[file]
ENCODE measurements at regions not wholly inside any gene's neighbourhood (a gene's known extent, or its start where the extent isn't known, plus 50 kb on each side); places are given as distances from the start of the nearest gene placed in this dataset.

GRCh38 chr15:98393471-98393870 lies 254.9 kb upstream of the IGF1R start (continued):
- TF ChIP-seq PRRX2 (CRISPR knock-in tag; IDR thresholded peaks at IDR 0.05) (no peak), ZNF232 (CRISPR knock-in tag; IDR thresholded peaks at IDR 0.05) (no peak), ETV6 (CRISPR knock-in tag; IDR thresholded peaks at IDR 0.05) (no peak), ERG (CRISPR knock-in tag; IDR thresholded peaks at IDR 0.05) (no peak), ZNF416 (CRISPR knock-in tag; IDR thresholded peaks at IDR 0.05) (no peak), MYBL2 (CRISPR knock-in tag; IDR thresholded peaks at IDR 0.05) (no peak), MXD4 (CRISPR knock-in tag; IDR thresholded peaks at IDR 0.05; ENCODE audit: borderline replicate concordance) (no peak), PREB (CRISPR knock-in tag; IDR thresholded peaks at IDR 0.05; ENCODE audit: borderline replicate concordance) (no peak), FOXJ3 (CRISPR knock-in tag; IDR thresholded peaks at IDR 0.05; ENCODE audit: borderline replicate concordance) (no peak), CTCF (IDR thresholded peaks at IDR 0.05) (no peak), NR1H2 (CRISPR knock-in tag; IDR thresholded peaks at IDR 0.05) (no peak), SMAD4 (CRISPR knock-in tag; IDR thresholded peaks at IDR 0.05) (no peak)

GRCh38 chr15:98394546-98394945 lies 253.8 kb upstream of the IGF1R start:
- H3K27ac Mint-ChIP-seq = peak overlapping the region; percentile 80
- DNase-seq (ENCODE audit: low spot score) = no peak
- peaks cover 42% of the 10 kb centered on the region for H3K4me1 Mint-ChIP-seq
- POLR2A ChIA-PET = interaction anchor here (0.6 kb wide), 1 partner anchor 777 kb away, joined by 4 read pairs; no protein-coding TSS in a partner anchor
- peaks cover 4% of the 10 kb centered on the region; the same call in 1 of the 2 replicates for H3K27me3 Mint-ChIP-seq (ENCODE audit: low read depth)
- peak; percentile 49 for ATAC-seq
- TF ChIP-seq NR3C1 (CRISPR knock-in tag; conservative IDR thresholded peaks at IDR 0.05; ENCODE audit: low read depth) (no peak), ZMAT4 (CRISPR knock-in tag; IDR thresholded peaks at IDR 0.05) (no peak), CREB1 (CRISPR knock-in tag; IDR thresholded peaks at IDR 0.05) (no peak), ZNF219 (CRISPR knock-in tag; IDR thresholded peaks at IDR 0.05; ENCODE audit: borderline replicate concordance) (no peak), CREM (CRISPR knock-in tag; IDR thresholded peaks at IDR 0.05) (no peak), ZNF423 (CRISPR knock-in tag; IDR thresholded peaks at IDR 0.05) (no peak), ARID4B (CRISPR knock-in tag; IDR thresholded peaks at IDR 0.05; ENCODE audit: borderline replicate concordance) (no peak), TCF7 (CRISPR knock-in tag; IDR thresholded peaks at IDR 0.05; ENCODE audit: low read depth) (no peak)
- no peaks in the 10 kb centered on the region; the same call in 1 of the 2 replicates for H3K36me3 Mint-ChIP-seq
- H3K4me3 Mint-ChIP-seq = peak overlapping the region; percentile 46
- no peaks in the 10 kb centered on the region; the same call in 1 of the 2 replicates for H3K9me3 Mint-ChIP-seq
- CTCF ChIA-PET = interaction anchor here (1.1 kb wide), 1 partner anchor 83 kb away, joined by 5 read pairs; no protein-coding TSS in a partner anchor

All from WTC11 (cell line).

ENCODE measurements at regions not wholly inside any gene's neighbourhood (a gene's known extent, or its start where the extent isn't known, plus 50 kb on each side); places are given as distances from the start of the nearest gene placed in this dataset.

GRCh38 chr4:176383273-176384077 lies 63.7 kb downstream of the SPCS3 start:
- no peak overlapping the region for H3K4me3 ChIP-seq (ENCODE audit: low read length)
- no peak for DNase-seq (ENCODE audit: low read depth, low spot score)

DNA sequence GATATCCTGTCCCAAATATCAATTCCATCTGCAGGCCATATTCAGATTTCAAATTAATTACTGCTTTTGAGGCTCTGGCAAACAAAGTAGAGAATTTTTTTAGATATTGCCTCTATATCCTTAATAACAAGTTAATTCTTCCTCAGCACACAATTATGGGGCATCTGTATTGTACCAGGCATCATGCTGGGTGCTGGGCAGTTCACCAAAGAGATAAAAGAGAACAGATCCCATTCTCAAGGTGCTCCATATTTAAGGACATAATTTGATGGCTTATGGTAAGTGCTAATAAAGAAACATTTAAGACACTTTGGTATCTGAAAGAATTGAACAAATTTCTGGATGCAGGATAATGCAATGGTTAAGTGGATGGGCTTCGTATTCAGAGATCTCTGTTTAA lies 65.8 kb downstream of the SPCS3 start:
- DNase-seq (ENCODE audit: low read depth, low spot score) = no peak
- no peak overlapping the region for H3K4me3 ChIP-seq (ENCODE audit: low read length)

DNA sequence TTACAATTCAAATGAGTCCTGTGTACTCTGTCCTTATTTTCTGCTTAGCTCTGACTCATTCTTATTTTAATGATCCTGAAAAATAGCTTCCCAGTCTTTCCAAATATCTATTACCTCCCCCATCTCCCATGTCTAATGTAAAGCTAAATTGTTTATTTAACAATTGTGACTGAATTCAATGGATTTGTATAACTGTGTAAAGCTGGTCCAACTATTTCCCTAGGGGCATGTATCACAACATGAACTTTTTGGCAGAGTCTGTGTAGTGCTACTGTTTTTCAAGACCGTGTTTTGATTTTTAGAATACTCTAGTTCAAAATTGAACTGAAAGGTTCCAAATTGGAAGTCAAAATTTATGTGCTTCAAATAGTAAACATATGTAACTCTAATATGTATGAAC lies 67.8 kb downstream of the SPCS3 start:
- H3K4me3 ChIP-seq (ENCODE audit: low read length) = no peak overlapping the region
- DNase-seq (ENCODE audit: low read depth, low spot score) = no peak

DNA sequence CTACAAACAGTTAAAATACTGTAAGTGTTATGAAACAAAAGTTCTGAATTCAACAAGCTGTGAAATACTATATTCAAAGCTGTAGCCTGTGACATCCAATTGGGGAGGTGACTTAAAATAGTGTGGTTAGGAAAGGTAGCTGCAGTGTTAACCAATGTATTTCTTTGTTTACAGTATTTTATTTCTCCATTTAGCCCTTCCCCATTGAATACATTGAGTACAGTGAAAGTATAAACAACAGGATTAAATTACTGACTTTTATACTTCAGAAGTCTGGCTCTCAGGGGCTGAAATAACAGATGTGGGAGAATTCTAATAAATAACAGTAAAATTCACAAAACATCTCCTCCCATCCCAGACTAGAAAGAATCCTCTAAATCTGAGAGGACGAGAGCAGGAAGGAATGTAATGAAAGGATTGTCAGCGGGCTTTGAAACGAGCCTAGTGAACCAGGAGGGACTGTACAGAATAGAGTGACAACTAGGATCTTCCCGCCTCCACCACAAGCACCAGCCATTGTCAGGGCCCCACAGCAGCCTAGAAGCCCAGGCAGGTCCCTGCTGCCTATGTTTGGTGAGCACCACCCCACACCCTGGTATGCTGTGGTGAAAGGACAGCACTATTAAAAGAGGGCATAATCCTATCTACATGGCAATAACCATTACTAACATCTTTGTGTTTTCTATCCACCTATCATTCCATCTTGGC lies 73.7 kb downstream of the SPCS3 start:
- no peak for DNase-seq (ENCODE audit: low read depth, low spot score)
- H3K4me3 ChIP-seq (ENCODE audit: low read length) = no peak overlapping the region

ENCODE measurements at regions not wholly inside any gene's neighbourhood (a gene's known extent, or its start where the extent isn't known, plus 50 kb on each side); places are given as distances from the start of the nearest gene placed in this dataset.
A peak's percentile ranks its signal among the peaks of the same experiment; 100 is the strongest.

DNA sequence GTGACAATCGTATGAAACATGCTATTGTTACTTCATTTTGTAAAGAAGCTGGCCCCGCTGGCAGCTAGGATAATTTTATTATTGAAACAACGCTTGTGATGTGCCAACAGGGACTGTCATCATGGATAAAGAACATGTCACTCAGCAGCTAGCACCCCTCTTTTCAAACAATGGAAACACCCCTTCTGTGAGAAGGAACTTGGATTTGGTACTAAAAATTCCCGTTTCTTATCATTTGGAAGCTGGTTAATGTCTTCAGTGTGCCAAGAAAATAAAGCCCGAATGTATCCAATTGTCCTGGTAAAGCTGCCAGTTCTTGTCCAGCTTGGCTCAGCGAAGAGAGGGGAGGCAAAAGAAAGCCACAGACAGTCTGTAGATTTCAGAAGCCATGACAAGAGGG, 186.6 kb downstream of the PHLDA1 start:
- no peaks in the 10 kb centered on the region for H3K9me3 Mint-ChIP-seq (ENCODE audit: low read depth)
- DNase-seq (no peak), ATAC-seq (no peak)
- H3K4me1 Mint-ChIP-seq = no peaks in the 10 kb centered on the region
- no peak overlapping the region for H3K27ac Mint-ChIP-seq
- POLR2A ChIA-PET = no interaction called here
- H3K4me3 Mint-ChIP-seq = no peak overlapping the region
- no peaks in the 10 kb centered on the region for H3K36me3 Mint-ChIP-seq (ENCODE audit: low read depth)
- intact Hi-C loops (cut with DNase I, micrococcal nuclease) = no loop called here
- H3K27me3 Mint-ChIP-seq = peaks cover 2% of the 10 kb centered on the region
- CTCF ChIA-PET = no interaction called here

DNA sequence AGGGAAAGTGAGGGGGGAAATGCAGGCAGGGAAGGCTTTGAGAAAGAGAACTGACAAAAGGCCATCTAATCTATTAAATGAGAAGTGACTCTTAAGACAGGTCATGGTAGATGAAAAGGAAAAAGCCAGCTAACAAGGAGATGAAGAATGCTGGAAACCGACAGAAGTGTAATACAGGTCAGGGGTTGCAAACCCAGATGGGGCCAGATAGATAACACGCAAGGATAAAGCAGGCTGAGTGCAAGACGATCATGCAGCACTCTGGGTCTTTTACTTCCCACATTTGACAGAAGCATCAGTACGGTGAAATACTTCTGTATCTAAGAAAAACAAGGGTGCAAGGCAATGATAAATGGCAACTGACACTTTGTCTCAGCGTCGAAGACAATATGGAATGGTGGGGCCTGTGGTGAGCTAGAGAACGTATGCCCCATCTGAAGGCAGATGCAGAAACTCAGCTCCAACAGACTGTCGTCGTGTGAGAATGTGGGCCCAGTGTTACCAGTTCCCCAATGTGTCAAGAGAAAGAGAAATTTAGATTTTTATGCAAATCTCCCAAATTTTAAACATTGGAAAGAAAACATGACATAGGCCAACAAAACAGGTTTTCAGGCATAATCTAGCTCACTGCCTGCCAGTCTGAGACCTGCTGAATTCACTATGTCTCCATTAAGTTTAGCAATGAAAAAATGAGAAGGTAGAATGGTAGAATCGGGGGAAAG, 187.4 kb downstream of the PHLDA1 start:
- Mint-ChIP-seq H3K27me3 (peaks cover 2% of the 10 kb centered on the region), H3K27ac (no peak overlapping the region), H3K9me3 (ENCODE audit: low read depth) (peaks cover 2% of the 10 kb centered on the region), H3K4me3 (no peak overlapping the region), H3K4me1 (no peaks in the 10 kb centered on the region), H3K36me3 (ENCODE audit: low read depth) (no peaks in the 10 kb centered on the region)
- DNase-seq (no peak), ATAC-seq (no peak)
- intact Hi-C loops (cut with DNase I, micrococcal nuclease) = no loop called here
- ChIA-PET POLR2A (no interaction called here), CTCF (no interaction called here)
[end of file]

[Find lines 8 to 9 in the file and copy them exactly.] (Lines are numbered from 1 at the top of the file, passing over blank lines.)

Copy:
- POLR2A ChIA-PET = interaction anchor here (0.6 kb wide), 1 partner anchor 777 kb away, joined by 4 read pairs; no protein-coding TSS in a partner anchor
- peaks cover 4% of the 10 kb centered on the region; the same call in 1 of the 2 replicates for H3K27me3 Mint-ChIP-seq (ENCODE audit: low read depth)